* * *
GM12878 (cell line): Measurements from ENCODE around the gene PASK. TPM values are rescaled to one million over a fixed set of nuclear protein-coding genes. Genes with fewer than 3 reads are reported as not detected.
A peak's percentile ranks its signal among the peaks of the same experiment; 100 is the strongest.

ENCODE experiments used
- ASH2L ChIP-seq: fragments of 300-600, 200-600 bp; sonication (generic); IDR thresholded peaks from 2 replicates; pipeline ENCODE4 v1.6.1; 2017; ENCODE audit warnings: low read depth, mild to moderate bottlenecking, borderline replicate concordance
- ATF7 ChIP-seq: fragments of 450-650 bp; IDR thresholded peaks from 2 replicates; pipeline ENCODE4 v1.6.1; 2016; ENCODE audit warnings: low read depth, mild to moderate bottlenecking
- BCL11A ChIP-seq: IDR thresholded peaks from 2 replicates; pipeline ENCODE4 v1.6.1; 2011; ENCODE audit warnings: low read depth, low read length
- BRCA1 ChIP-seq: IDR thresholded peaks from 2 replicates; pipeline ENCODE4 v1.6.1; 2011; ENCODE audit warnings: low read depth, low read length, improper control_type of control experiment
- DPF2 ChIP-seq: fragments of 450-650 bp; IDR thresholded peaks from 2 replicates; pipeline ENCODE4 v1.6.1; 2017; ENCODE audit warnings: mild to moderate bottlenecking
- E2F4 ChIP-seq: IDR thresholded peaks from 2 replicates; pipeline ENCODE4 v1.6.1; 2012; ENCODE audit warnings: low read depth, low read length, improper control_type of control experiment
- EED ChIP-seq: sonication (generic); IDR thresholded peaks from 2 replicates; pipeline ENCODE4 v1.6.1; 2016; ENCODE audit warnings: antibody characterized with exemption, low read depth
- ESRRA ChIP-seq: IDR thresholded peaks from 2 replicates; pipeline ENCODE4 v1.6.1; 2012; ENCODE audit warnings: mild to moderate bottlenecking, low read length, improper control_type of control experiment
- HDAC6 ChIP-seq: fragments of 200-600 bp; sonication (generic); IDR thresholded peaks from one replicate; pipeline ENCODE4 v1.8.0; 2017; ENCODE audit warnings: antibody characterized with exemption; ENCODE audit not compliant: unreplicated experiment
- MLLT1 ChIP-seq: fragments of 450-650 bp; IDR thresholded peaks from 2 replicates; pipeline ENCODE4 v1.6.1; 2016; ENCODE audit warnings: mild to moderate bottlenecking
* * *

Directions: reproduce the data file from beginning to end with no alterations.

GM12878 (cell line): Measurements from ENCODE around the gene PASK. TPM values are rescaled to one million over a fixed set of nuclear protein-coding genes. Genes with fewer than 3 reads are reported as not detected.
A peak's percentile ranks its signal among the peaks of the same experiment; 100 is the strongest.

ENCODE experiments used
- ASH2L ChIP-seq: fragments of 300-600, 200-600 bp; sonication (generic); IDR thresholded peaks from 2 replicates; pipeline ENCODE4 v1.6.1; 2017; ENCODE audit warnings: low read depth, mild to moderate bottlenecking, borderline replicate concordance
- ATF7 ChIP-seq: fragments of 450-650 bp; IDR thresholded peaks from 2 replicates; pipeline ENCODE4 v1.6.1; 2016; ENCODE audit warnings: low read depth, mild to moderate bottlenecking
- BCL11A ChIP-seq: IDR thresholded peaks from 2 replicates; pipeline ENCODE4 v1.6.1; 2011; ENCODE audit warnings: low read depth, low read length
- BRCA1 ChIP-seq: IDR thresholded peaks from 2 replicates; pipeline ENCODE4 v1.6.1; 2011; ENCODE audit warnings: low read depth, low read length, improper control_type of control experiment
- DPF2 ChIP-seq: fragments of 450-650 bp; IDR thresholded peaks from 2 replicates; pipeline ENCODE4 v1.6.1; 2017; ENCODE audit warnings: mild to moderate bottlenecking
- E2F4 ChIP-seq: IDR thresholded peaks from 2 replicates; pipeline ENCODE4 v1.6.1; 2012; ENCODE audit warnings: low read depth, low read length, improper control_type of control experiment
- EED ChIP-seq: sonication (generic); IDR thresholded peaks from 2 replicates; pipeline ENCODE4 v1.6.1; 2016; ENCODE audit warnings: antibody characterized with exemption, low read depth
- ESRRA ChIP-seq: IDR thresholded peaks from 2 replicates; pipeline ENCODE4 v1.6.1; 2012; ENCODE audit warnings: mild to moderate bottlenecking, low read length, improper control_type of control experiment
- HDAC6 ChIP-seq: fragments of 200-600 bp; sonication (generic); IDR thresholded peaks from one replicate; pipeline ENCODE4 v1.8.0; 2017; ENCODE audit warnings: antibody characterized with exemption; ENCODE audit not compliant: unreplicated experiment
- MLLT1 ChIP-seq: fragments of 450-650 bp; IDR thresholded peaks from 2 replicates; pipeline ENCODE4 v1.6.1; 2016; ENCODE audit warnings: mild to moderate bottlenecking